In practice – if you boil a pot of water for pasta the hood’s fan pulls the steam of the boiling water into the ductwork and expels it into the attic. Then, the next dish you cook may be an Asian food creation cooked with high heat and heavy smoke. The smoke is also extracted and expelled into the attic. The steam and smoke aren’t going anywhere outside the house.

3. The insulation in your attic will deteriorate fast

The result of the steam and grease not leaving the attic is that they accumulate all over the walls and ceiling. Eventually, the insulation in your attic will deteriorate fast. The moisture that builds up, will let the wood supports decay and mold may be formed.

4. Pests could be attracted to the attic

The food particles in the expelled kitchen air may attract insects and other pests, too. If your attic is infested with pests it can be a very costly process to get them out again. 

5. It will be difficult to keep your attic well-maintained

The longer your range hood is venting into the attic, the more difficult it becomes to keep the attic clean. And if you don’t keep your attic well-maintained it becomes a health risk over time, especially if you or a family member suffer from asthma or another lung disease. 

6. Condensation in your attic might lead to water-related problems

When the warm air from your cooking in your kitchen comes into contact with the cold ductwork in your attic it creates condensation. This can build up and after a few weeks, you may have a lot of water to deal with in your attic.

In a climate where it gets below freezing, the problem escalates. The moisture may accumulate as ice and then melt all at once in spring. Your attic and ceilings can be badly damaged if this happens.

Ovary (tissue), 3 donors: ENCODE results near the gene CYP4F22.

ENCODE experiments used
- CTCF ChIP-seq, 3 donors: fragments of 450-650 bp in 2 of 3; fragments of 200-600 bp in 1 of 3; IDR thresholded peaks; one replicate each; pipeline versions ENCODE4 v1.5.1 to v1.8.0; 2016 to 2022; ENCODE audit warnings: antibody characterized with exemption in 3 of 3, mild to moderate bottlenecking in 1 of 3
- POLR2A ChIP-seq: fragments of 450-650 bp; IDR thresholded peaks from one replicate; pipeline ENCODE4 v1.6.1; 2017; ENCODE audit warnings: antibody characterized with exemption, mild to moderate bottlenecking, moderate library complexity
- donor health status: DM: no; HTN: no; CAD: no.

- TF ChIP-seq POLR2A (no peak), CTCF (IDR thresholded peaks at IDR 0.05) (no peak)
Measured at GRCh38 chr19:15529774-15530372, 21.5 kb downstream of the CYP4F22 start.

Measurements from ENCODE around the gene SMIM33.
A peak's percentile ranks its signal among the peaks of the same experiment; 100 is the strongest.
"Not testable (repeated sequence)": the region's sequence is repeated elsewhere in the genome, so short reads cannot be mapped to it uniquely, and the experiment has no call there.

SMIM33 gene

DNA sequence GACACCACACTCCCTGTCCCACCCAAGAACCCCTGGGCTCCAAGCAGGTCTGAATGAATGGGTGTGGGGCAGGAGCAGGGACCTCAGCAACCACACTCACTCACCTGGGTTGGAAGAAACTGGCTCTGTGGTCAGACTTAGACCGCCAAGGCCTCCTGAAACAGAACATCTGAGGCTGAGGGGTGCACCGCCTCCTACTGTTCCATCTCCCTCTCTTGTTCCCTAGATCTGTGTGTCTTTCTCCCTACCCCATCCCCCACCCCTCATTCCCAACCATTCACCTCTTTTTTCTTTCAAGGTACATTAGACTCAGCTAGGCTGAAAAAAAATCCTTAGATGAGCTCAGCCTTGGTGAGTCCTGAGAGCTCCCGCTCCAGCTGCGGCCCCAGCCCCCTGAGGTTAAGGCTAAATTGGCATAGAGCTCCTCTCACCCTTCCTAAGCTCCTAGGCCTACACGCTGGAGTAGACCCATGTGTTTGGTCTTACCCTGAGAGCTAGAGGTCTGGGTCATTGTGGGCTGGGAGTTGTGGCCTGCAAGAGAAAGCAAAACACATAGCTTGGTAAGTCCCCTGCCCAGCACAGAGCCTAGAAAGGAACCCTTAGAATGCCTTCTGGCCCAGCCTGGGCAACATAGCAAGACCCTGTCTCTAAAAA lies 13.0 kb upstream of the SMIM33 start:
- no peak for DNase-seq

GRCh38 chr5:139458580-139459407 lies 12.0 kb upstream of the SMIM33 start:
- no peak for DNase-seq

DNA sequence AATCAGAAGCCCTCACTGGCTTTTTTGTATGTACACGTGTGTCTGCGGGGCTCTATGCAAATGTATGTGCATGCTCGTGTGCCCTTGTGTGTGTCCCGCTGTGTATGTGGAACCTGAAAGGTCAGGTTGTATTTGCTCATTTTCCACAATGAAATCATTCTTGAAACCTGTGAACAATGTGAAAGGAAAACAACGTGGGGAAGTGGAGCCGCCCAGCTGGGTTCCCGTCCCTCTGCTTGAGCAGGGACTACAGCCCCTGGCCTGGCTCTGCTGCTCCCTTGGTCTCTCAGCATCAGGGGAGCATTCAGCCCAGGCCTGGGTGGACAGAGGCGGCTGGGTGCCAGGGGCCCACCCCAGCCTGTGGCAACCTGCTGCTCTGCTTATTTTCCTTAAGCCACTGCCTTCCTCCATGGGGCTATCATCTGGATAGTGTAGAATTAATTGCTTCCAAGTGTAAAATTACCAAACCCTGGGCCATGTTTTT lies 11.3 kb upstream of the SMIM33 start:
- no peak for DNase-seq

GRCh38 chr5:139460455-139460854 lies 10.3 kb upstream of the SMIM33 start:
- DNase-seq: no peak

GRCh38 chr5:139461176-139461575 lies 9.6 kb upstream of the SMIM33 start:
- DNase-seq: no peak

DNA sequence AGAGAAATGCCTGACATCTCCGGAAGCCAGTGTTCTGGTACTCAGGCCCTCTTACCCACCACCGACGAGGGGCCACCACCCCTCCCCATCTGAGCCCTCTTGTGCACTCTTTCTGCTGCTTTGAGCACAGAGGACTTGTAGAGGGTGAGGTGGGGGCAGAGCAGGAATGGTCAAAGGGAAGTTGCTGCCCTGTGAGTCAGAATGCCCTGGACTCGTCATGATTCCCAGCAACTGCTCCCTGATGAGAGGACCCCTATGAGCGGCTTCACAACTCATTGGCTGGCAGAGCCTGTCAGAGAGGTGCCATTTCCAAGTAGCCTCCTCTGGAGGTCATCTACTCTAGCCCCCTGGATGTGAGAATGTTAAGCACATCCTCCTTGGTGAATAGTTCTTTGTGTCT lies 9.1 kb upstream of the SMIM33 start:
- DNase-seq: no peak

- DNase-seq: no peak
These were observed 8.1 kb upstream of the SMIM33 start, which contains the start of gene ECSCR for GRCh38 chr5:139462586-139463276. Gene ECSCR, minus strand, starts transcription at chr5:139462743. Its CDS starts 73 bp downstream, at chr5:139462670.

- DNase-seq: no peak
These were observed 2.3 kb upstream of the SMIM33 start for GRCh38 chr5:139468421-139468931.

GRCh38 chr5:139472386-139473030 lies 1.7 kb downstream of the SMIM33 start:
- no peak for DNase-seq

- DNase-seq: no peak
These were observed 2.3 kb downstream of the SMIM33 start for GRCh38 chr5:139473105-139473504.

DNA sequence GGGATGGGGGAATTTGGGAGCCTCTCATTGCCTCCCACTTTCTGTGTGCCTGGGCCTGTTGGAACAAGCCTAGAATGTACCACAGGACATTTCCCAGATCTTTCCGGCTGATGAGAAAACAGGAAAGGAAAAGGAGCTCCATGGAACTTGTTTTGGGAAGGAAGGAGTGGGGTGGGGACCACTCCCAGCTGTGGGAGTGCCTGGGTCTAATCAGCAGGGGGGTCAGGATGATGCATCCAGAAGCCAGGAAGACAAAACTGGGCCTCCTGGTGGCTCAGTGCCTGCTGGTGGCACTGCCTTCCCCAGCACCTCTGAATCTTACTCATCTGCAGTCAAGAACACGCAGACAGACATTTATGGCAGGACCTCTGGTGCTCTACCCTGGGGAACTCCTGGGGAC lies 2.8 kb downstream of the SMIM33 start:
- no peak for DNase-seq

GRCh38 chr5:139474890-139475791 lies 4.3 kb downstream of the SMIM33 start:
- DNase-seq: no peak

A hint that can save you money

When you buy a house with a ducted range hood or when you have a vent installed by a company ensure that before you start using the hood you check the ductwork from the hood up to the end of the ductwork. Sometimes, contractors may forget to attach the final section of venting between the attic and the roof. Check the connections and if the duct ends in the attic, lengthen it to extend through the roof or sidewall to the outside of the house. 

Alternatives for venting into your attic

You might now wonder where else could you vent. There are two primary alternatives. The first is to expel the kitchen air through the roof itself, out into the open. This method is commonly used and an efficient way to go. 

The second method is to go with the ductwork through the wall and out at the side of your house. It is actually an easier way than to go through the roof, but you can only follow this road if your cooktop and hood are located near an exterior wall that can be used for the ductwork to go through. 


A vent hood is in most homes an essential appliance to keep the cooking environment in the kitchen comfortable and fresh. A vent hood effectively extracts the polluted air out of your kitchen, but if the ductwork carrying the air vents into your attic you haven’t solved your polluted air problem – you’ve only moved the problem to another place in your home. You are moving polluted air and moisture from your kitchen to your attic. 

Charles John

Experienced HVAC technician with 8 years of experience in the industry. Capable of handling all sorts of heating and cooling equipment as well as proficient in operational management, construction-related techniques such as preventative maintenance, electrical troubleshooting and AutoCAD